US disputes China’s territorial claims in the South China Sea
8 February 2014
Daniel Russel, US assistant secretary of state for Asia, testifying before the House subcommittee on Asia and the Pacific on February 5, stated that the United States opposed the “incremental effort by China to assert control over the area contained in the so-called ‘nine-dash line,’ [i.e., China’s territorial claim to the South China Sea].” Russel further asserted that the scope of China’s claim lacked any “apparent basis under international law.”
This statement, repeated at several points during his testimony, as well as during a State Department press meeting on February 4, constitutes a shift in US foreign policy in the Asia-Pacific region and an escalation of Washington’s war drive against China.
Prior to Russel’s declaration, the official position of the United States regarding the maritime disputes in the South China Sea was that Washington maintained neutrality with regard to the various competing territorial claims, and that its sole concern was ensuring the “freedom of navigation.” This position served the purpose of an official disclaimer, and was trotted out by US diplomats as a means of denying the belligerent character of Washington’s involvement in the region.
China’s maritime claims have not altered an iota. What has changed is Washington’s position regarding these claims. The Obama administration is looking to use the invocation of portions the United Nations Convention on the Law of the Sea (UNCLOS), a treaty to which the United States is not a signatory, as a mechanism for denouncing Beijing’s maritime claims and ratcheting up pressure on China.
This shift in US policy was succinctly expressed in the title of the congressional subcommittee hearing, “America’s Future in Asia: From Rebalancing to Managing Sovereignty Disputes.” Washington is looking to move beyond its so-called “pivot,” as a “rebalancing” of US forces to Asia-Pacific, to managing the region as its imperial master.
Russel stated: “I think it is imperative that we be clear about what we mean when the United States says that we take no position on competing claims to sovereignty over disputed land features in the East China and South China Seas … we do take a strong position that maritime claims must accord with customary international law.” He continued: “This means that all maritime claims must be derived from land features and otherwise comport with the international law of the sea … claims in the South China Sea that are not derived from land features are fundamentally flawed.”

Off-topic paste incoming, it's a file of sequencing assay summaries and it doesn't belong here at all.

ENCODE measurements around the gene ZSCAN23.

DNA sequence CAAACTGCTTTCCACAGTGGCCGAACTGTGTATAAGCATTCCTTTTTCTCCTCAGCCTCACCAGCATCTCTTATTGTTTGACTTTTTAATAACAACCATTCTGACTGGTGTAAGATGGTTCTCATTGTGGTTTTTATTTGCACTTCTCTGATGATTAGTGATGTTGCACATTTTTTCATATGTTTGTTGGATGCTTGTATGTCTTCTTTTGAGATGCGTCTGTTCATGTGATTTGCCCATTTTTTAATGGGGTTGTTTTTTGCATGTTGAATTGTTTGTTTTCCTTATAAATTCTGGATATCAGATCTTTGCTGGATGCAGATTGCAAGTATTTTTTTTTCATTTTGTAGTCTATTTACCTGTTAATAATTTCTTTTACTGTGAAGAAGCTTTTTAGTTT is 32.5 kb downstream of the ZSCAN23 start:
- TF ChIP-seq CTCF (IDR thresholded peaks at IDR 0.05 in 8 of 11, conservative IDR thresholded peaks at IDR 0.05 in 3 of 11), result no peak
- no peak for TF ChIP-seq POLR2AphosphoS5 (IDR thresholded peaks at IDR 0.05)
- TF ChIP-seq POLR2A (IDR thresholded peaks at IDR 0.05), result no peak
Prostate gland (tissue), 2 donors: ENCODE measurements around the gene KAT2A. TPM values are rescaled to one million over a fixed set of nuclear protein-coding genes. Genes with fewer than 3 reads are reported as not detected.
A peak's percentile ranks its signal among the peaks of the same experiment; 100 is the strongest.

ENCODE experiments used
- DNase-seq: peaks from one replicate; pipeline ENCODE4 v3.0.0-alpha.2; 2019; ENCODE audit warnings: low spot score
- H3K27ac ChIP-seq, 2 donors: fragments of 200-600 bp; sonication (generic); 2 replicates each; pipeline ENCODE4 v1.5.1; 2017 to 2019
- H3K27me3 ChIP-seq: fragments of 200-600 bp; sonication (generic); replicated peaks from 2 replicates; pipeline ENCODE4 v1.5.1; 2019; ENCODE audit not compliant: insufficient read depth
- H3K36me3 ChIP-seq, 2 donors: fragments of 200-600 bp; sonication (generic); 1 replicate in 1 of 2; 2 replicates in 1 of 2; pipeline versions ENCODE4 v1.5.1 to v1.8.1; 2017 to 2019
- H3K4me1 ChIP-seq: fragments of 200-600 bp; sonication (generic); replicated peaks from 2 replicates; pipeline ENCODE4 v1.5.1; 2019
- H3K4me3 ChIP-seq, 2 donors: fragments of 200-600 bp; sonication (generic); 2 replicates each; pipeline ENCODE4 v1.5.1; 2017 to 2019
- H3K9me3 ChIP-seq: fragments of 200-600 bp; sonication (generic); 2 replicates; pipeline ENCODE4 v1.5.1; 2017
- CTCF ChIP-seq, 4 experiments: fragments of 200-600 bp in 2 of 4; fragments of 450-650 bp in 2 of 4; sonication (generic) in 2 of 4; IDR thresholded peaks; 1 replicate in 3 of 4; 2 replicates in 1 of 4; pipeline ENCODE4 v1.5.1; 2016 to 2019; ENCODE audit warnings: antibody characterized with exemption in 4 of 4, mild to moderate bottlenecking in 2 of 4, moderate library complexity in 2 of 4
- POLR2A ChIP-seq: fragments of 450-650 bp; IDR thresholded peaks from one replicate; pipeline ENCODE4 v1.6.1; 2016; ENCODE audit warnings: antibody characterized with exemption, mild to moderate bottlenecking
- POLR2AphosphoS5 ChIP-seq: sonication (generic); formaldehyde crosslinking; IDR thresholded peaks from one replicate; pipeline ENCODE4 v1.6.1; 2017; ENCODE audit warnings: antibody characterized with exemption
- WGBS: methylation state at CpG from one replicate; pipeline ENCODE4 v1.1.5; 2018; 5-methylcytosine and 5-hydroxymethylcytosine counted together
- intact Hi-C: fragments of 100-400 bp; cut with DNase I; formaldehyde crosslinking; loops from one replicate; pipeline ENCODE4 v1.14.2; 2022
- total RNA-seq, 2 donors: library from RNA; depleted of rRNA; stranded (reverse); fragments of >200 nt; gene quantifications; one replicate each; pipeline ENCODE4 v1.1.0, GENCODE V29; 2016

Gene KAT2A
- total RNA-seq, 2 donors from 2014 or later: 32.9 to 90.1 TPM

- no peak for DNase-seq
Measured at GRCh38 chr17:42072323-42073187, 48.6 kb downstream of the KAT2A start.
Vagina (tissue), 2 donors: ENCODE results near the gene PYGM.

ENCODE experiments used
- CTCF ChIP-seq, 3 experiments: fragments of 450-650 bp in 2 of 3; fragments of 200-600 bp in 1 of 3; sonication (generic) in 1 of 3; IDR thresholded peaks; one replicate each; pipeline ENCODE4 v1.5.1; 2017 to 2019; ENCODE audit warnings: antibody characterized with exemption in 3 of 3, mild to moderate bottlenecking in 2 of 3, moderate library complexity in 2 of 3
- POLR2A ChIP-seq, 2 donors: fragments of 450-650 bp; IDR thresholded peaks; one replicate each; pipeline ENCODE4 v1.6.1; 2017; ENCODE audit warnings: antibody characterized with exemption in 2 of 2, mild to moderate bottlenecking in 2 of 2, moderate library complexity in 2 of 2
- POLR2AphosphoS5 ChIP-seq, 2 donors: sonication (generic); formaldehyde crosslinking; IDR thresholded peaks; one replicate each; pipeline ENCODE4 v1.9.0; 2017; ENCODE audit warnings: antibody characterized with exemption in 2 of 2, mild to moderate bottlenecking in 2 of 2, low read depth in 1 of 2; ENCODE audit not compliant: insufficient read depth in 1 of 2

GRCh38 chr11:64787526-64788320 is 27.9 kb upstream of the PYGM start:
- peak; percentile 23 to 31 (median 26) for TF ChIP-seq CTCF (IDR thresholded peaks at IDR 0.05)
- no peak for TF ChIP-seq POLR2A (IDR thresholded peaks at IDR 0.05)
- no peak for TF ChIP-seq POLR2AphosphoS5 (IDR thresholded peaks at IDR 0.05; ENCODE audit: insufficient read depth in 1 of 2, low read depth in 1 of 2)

Russel called upon China to “clarify or adjust its nine-dash line claim to bring it in accordance with the international law of the sea.”
Chinese Foreign Ministry spokesperson Hong Lei denounced Russel’s statements, calling his remarks “irresponsible” and “groundless accusations against China.” He added that China’s claim to the South China Sea had “developed and been formed during a long historical process.”
Russel’s statements reflect, almost verbatim, the position being laid out before the UN-backed International Tribunal on the Law of the Sea (ITLOS) by the Philippine government. President Benigno Aquino’s administration, under Washington’s supervision, has drawn up a legal case against China’s maritime claims in the South China Sea, which it will begin presenting for arbitration in The Hague on March 30.
The case is not aimed simply at defending the maritime claims of the Philippines, but challenging nearly the entirety of China’s claims in the South China Sea. Manila is arguing that China’s claims are based only on historical documents and not on proximate land features, such as the Spratly Islands—tiny spits of sand and rock that dot the disputed waters.